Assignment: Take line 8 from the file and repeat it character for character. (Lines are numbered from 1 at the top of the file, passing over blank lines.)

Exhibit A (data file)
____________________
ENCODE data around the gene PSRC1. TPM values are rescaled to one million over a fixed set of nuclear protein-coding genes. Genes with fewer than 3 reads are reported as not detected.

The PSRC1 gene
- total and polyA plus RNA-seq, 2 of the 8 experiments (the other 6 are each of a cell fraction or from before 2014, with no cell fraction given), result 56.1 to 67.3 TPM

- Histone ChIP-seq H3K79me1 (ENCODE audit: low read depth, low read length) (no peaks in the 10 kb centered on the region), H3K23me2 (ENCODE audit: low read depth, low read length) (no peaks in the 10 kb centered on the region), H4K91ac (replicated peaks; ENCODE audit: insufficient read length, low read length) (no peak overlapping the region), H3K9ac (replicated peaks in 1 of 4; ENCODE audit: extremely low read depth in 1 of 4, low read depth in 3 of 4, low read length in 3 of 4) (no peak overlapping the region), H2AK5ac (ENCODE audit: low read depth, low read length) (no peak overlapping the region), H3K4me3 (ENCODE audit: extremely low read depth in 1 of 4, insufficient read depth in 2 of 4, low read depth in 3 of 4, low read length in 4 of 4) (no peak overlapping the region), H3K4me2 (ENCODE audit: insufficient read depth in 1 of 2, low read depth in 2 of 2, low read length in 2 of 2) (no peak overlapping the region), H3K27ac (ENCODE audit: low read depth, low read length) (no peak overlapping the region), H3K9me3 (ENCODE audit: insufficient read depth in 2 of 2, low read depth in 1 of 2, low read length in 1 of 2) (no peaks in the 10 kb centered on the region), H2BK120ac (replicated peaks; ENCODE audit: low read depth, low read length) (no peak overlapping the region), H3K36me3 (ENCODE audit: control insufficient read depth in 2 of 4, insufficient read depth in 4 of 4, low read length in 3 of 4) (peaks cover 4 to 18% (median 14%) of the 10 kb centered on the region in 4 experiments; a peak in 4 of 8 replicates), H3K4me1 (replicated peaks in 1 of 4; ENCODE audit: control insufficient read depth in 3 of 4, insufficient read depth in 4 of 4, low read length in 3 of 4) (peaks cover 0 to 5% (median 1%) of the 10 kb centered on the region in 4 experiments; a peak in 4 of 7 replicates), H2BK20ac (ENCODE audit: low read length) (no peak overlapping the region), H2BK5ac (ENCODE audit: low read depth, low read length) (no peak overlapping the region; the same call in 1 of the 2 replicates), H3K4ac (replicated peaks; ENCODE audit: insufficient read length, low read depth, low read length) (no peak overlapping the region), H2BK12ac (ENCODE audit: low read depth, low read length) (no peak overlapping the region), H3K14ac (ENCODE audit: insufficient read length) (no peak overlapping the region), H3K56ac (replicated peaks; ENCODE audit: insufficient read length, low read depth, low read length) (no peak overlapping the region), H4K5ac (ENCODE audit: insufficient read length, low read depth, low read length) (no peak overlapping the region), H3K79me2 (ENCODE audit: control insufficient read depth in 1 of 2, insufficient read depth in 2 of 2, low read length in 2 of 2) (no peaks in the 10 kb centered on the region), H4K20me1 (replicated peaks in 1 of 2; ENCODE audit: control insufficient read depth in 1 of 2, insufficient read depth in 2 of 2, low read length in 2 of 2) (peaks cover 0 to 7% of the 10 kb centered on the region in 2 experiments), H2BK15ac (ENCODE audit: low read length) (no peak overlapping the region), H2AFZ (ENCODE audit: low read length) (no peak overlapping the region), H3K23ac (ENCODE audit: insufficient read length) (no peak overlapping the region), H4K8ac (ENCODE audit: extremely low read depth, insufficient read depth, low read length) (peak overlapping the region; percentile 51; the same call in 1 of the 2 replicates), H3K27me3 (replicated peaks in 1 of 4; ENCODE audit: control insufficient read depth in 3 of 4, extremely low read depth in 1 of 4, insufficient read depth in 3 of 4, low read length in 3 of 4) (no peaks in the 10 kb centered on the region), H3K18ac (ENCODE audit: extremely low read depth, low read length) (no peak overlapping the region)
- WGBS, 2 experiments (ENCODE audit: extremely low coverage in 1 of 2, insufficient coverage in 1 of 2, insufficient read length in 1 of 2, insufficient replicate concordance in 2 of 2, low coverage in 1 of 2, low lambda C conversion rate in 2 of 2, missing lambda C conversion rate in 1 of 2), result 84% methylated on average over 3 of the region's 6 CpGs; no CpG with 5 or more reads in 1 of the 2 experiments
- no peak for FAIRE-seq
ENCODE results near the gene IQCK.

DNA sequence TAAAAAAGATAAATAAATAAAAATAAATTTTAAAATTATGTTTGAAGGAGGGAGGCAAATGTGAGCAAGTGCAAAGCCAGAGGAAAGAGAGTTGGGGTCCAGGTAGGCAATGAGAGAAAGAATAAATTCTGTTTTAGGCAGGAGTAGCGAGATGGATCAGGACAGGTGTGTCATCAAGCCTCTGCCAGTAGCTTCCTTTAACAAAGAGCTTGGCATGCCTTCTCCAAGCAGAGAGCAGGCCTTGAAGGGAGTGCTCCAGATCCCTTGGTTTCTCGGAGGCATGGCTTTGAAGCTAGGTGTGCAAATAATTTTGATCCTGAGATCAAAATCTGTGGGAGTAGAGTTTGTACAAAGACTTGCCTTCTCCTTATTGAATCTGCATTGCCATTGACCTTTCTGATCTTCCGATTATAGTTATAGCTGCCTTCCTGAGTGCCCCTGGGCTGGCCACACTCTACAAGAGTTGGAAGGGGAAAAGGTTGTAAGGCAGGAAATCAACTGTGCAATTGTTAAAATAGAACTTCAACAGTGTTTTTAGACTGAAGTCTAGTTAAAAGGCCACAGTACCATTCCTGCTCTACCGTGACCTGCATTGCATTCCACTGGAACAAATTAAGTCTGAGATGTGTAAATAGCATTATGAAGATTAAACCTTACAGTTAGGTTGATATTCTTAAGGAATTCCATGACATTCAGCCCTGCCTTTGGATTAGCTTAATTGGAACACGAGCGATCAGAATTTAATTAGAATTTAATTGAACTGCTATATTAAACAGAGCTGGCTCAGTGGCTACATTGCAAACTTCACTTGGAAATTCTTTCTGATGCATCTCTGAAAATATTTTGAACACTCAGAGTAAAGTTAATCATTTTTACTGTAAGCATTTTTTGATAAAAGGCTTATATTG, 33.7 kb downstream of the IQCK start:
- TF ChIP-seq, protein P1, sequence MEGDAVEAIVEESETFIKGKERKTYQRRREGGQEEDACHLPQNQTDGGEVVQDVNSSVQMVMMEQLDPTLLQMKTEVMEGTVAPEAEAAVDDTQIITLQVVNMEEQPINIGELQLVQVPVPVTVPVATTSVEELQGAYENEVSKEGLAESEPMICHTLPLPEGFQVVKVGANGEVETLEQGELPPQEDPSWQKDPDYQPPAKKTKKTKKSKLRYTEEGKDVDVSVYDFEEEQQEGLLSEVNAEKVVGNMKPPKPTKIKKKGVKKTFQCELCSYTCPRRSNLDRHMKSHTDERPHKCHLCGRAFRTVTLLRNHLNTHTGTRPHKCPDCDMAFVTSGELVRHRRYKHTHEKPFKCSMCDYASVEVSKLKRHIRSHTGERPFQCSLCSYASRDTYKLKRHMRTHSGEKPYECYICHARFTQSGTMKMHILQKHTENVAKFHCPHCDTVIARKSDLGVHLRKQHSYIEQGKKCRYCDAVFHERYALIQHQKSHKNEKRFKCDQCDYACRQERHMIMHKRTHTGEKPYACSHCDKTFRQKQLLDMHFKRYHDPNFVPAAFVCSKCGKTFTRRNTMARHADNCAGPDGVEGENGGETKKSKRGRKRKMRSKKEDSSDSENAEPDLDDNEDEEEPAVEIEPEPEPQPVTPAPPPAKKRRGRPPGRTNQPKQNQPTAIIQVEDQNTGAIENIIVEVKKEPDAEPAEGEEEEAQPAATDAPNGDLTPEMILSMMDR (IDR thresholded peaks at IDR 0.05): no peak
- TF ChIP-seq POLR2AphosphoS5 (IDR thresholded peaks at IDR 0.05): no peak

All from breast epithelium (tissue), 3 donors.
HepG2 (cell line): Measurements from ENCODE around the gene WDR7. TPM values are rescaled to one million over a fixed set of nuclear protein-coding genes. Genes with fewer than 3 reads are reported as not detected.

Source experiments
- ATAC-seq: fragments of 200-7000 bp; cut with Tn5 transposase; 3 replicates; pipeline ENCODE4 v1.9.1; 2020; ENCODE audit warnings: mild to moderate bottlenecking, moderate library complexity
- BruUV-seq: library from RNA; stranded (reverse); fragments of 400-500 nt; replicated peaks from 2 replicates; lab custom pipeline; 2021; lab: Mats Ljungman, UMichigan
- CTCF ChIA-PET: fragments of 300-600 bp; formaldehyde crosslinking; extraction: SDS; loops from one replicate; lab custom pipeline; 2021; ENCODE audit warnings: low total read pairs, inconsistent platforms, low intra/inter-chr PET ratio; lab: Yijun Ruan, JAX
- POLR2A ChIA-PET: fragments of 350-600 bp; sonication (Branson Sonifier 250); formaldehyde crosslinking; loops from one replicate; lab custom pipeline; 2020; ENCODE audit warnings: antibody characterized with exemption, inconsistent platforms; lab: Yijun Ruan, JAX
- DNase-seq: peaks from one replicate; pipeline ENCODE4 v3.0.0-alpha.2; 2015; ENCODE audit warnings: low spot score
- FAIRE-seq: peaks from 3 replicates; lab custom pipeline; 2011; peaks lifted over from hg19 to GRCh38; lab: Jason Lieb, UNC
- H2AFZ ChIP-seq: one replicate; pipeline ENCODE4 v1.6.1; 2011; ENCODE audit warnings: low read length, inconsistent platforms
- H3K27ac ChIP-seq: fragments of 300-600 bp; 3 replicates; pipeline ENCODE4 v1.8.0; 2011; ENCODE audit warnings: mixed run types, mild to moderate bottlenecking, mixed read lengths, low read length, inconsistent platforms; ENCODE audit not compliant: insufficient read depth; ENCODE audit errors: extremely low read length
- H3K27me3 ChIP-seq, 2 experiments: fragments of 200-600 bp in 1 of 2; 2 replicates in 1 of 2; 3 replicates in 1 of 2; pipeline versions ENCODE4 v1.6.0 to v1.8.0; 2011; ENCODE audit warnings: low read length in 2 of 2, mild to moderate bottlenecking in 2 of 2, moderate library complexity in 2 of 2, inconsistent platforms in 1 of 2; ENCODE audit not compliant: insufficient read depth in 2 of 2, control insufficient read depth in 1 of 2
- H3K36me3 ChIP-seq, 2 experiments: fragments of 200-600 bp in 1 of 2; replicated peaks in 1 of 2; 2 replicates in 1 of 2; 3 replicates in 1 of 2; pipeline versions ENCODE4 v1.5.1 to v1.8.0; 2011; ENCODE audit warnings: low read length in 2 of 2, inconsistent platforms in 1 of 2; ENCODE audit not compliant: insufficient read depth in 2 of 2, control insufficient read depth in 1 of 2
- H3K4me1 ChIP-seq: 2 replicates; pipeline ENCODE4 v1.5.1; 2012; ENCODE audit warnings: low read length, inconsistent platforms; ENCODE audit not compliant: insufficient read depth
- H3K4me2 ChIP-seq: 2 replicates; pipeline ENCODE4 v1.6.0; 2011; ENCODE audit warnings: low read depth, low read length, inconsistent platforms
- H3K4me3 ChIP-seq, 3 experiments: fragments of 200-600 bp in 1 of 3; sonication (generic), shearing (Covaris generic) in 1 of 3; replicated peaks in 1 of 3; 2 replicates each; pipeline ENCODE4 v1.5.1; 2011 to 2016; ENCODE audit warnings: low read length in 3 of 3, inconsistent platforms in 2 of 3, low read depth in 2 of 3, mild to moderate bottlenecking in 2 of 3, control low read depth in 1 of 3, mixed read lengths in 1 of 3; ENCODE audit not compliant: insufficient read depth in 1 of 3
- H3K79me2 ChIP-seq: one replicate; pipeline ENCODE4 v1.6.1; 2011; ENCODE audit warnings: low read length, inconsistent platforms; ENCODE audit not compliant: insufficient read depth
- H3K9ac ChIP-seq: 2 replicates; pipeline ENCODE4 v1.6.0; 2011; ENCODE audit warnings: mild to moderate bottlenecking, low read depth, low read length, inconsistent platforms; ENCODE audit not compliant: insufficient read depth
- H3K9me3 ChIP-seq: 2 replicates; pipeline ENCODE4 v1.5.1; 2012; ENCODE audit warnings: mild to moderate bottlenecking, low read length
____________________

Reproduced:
DNA sequence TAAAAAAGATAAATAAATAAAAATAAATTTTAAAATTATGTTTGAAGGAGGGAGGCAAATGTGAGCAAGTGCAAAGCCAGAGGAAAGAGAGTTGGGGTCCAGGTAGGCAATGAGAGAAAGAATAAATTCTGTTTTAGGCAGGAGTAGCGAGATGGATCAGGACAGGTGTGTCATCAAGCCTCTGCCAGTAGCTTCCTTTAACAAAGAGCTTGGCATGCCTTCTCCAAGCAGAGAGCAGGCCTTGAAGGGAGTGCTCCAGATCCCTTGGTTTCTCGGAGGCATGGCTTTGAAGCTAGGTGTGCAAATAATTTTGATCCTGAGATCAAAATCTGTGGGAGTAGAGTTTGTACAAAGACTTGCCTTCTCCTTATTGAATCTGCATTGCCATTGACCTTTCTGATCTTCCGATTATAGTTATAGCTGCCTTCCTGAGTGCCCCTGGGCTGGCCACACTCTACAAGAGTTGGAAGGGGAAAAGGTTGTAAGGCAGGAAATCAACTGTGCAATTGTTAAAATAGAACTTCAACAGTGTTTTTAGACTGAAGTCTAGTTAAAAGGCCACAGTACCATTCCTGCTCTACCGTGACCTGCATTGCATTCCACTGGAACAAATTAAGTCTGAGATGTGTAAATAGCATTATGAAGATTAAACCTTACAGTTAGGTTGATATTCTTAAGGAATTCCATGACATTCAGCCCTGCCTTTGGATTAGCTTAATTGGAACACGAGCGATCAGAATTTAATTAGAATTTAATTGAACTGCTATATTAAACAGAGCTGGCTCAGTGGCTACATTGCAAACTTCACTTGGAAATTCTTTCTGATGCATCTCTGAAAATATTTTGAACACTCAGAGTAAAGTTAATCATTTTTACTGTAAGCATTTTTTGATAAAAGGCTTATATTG, 33.7 kb downstream of the IQCK start: